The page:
The Russian government has been held responsible for the death of one of Chechnya's thousands of "disappeared" people for the first time, a judgment that will embarrass the Kremlin.
The European Court of Human Rights ruled yesterday that Russia bore direct responsibility for the presumed murder of a 25-year-old Chechen, Khadzhi-Murat Yandiyev, who it said was probably executed by Russian troops in 2000.
The order to execute him was captured on camera by a television crew, but like many of "the disappeared" his body has never been found, and there is no concrete proof that he is dead.
Human rights groups contend that up to 5,000 Chechens have disappeared since 1999, when Russian troops entered Chechnya for the second time in five years to quell separatist rebels. They have long been pressing for the Kremlin to be held to account, and hailed yesterday's judgement as a breakthrough.
"This is a landmark judgement with major importance for the hundreds of other Chechen disappearance cases still pending before the court," said Ole Solvang, executive director of Russian Justice Initiative.
Mr Solvang's organisation helped Mr Yandiyev's mother, Fatima Bazorkina, take the case to the Strasbourg court. She has been trying to find out what happened to her son for the past six years and said she hoped the ruling would finally spur the government into launching a proper investigation.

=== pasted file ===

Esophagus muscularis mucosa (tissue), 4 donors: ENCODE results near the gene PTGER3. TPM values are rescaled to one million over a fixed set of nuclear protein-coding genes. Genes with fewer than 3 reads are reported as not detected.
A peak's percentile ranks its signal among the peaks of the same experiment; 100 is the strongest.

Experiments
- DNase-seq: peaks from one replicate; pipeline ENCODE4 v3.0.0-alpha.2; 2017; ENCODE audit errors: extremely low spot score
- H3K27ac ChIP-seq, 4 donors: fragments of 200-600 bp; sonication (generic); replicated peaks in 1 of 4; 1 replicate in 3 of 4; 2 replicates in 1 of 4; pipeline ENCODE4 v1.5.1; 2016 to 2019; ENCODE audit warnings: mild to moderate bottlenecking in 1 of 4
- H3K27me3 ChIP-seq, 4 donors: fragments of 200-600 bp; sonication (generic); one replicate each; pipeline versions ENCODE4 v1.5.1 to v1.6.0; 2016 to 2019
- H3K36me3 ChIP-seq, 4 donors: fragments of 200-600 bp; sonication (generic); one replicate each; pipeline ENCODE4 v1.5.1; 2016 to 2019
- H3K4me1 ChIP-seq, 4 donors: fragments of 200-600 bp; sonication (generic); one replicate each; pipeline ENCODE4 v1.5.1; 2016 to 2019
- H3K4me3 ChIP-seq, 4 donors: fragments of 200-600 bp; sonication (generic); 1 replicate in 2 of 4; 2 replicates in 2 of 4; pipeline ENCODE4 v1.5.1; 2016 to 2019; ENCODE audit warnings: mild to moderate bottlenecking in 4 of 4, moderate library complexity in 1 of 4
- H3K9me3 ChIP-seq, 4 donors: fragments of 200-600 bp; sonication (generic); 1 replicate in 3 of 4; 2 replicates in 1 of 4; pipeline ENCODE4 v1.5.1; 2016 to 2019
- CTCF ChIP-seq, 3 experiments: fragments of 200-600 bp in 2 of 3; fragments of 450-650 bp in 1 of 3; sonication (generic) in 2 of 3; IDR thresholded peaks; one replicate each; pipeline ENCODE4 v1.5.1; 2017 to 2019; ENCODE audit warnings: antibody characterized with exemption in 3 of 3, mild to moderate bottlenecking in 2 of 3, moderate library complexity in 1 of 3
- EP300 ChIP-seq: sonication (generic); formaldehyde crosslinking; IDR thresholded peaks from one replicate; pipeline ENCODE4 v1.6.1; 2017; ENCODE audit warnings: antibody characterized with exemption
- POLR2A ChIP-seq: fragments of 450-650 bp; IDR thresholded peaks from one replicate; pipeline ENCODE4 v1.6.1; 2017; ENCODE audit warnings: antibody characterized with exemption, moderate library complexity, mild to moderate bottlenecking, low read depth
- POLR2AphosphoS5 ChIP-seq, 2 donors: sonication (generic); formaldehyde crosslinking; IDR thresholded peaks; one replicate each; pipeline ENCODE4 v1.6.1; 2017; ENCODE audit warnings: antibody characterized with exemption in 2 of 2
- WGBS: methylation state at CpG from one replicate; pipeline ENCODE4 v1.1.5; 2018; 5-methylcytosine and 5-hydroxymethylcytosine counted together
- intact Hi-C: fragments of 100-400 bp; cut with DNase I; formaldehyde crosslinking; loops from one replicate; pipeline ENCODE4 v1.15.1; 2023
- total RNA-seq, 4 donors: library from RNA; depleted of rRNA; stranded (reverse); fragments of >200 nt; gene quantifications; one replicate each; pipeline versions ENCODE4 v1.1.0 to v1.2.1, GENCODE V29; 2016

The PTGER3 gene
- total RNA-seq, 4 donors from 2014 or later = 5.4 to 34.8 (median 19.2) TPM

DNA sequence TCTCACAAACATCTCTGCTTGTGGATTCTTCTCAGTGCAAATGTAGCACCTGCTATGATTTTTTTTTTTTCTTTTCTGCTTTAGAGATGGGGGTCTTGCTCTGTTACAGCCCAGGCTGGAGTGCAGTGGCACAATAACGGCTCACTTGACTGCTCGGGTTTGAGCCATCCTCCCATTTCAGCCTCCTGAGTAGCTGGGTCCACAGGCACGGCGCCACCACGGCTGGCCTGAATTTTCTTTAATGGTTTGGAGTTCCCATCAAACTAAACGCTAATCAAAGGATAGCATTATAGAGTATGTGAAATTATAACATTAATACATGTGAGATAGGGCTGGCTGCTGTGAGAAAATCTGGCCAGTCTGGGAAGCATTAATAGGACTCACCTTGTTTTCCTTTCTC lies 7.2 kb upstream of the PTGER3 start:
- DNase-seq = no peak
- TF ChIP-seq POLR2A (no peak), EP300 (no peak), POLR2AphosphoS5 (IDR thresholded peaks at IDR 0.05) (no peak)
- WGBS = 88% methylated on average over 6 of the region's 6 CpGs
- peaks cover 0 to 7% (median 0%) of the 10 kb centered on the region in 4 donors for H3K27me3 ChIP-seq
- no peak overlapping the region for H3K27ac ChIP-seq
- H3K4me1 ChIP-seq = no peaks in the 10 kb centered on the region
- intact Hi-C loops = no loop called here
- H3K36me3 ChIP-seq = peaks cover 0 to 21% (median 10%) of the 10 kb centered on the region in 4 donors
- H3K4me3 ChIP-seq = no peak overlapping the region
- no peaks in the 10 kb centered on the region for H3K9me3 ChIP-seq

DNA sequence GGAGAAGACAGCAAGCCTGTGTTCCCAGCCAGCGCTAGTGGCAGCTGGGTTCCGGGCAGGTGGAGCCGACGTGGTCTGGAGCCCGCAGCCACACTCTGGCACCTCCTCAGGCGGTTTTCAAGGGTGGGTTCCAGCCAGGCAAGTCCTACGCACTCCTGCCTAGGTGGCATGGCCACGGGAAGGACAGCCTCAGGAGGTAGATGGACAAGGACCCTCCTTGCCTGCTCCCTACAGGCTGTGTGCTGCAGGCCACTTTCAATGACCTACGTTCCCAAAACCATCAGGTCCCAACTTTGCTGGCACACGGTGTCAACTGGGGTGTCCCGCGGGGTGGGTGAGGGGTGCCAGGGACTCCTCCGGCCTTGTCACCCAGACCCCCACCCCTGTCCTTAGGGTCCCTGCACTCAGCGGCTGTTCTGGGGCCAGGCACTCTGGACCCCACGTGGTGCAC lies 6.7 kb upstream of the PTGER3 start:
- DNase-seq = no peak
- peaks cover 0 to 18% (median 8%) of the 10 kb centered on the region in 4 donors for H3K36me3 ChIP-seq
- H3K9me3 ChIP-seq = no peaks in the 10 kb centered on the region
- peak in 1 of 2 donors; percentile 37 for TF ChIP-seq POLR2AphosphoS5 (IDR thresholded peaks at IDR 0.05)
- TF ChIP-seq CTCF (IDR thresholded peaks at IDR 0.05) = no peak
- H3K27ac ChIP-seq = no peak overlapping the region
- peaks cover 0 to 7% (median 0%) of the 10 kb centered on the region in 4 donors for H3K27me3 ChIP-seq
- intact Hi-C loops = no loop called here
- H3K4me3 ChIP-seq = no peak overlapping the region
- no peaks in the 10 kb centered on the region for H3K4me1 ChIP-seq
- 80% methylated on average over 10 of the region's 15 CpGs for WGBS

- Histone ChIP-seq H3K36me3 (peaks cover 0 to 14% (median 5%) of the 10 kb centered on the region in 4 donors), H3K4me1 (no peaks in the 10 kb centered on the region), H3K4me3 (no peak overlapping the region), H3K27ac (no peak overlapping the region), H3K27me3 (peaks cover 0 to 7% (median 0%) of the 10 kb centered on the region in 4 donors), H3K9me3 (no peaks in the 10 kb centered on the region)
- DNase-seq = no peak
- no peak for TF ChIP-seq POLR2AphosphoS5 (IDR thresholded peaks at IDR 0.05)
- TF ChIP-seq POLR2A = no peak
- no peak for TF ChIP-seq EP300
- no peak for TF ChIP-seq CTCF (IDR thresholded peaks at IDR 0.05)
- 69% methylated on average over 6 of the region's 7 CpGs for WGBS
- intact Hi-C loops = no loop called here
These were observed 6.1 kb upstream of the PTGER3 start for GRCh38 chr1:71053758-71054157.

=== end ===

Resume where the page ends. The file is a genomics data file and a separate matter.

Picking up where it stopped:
The judgment also puts the Russian army in a difficult position, since the officer who gave the order to kill Mr Yandiyev is now in command of all Russian forces in the North Caucasus, and is widely considered a national hero.
On the face of it, the matter seems an open-and-shut case as much of what happened was caught on tape. Mr Yandiyev, who may have been fighting with separatist rebels, is shown in the custody of Russian forces. Dressed in camouflage fatigues, he is seen in a heated argument with Col-Gen Alexander Baranov.
General Baranov is then heard to lose his cool and say: "Take him away, damn it, finish him off there - that's the whole order. Finish him off, shoot him damn it!"
The young man is shown being led away. It was the last time he was seen. His mother's attempts to discover the truth have been stonewalled by the authorities, and General Baranov, who has been questioned twice over the matter, has denied he sent Mr Yandiyev to his death. He argues that his "intervention" was meant to calmMr Yandiyev down, and that the soldiers were not his direct subordinates and therefore could not have taken orders from him.
The European Court disagreed, and said Russia had used "lethal force" and flouted the European Convention of Human Rights on six counts. It awarded Mr Yandiyev's mother £24,000 in damages plus costs.
Russia has three months to appeal against the judgment, but if it remains in force it must come up with an action plan to show such an incident can never occur again. Mr Solvang called for a criminal investigation to be launched into General Baranov's role in the incident.